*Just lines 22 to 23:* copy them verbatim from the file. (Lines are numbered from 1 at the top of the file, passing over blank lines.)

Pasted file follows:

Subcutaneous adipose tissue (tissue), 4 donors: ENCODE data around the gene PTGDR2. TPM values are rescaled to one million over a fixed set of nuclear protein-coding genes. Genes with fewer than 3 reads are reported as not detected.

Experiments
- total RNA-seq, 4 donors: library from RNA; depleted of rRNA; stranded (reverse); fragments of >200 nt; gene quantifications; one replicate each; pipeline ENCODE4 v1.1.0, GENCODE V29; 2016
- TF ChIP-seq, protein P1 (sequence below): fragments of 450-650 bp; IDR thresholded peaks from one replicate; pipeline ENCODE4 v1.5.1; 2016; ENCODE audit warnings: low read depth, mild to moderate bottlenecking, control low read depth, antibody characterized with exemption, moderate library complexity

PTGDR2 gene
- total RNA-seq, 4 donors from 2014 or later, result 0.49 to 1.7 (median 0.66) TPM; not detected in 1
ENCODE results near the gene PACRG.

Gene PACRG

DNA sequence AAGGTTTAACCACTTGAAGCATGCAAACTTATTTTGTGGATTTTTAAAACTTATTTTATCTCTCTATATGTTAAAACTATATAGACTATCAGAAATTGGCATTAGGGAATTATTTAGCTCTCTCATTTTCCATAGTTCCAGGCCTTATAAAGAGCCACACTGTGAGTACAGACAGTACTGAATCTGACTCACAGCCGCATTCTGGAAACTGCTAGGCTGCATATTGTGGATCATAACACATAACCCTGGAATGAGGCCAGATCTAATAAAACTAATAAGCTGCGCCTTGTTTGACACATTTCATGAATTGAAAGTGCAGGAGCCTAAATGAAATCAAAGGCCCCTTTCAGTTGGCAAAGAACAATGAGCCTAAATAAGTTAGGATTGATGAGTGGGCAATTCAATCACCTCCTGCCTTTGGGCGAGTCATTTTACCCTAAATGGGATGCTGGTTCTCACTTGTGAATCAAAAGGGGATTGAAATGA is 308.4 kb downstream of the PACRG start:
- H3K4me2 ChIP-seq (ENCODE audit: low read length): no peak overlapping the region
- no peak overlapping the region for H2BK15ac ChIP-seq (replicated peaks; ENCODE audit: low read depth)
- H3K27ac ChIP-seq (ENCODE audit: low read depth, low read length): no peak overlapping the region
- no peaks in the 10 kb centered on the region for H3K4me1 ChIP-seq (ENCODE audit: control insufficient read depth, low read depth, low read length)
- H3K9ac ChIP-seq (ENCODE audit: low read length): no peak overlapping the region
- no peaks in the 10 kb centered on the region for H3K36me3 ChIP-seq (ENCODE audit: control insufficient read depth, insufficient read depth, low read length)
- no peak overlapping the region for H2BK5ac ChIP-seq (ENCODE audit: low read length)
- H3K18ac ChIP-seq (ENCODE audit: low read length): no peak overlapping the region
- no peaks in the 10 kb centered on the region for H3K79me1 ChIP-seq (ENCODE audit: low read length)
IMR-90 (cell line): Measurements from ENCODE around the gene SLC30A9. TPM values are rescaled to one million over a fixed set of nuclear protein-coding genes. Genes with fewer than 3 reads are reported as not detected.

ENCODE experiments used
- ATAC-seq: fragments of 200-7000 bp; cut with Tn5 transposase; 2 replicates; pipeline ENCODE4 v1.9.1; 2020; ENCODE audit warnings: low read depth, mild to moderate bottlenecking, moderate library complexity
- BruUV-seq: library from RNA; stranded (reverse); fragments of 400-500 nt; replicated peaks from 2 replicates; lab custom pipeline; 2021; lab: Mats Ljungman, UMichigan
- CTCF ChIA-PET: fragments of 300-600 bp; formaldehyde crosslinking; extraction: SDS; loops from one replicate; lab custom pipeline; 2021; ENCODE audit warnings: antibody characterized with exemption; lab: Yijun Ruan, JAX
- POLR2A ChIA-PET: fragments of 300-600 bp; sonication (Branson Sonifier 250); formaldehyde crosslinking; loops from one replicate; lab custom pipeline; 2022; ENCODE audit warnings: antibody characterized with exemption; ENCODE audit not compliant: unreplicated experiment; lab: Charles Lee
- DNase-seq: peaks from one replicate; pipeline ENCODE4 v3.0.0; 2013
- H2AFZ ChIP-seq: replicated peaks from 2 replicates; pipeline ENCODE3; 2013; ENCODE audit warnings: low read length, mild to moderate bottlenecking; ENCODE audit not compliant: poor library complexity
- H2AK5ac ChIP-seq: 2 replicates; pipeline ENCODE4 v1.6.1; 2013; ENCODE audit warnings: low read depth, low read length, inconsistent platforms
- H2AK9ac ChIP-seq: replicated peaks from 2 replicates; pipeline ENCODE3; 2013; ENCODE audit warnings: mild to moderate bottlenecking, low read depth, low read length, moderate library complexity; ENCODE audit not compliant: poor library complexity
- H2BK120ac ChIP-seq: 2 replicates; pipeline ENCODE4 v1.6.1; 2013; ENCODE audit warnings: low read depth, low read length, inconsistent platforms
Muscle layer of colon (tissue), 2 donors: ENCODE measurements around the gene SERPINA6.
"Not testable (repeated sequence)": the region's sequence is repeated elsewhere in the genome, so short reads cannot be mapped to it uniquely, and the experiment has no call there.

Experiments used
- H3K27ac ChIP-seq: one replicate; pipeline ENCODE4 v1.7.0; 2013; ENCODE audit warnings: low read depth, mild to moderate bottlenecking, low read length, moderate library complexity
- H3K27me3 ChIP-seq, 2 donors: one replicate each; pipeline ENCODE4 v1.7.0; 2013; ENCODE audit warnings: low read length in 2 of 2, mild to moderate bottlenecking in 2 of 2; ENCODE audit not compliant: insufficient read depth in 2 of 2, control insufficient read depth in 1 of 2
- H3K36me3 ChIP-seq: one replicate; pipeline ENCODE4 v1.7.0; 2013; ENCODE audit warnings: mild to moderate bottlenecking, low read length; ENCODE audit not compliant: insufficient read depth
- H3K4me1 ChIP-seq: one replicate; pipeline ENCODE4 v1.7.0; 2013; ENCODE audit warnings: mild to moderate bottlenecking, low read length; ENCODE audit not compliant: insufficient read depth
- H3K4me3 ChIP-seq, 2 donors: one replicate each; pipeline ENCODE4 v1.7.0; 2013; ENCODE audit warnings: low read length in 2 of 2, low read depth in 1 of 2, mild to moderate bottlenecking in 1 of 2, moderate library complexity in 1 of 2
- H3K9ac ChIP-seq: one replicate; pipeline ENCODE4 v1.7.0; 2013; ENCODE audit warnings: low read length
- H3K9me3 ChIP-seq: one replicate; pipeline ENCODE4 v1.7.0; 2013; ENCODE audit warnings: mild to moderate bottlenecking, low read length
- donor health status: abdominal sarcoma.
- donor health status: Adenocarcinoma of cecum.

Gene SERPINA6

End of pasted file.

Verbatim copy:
- BruUV-seq: library from RNA; stranded (reverse); fragments of 400-500 nt; replicated peaks from 2 replicates; lab custom pipeline; 2021; lab: Mats Ljungman, UMichigan
- CTCF ChIA-PET: fragments of 300-600 bp; formaldehyde crosslinking; extraction: SDS; loops from one replicate; lab custom pipeline; 2021; ENCODE audit warnings: antibody characterized with exemption; lab: Yijun Ruan, JAX